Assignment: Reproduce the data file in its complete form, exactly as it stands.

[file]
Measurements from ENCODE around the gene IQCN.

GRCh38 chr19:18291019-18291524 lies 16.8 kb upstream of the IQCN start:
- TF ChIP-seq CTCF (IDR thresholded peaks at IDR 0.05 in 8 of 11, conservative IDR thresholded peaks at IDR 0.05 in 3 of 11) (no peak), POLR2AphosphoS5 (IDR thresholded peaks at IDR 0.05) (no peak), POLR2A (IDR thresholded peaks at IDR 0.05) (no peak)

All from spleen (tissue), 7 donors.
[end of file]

Measurements from ENCODE around the gene IQCN.

GRCh38 chr19:18291019-18291524 lies 16.8 kb upstream of the IQCN start:
- TF ChIP-seq CTCF (IDR thresholded peaks at IDR 0.05 in 8 of 11, conservative IDR thresholded peaks at IDR 0.05 in 3 of 11) (no peak), POLR2AphosphoS5 (IDR thresholded peaks at IDR 0.05) (no peak), POLR2A (IDR thresholded peaks at IDR 0.05) (no peak)

All from spleen (tissue), 7 donors.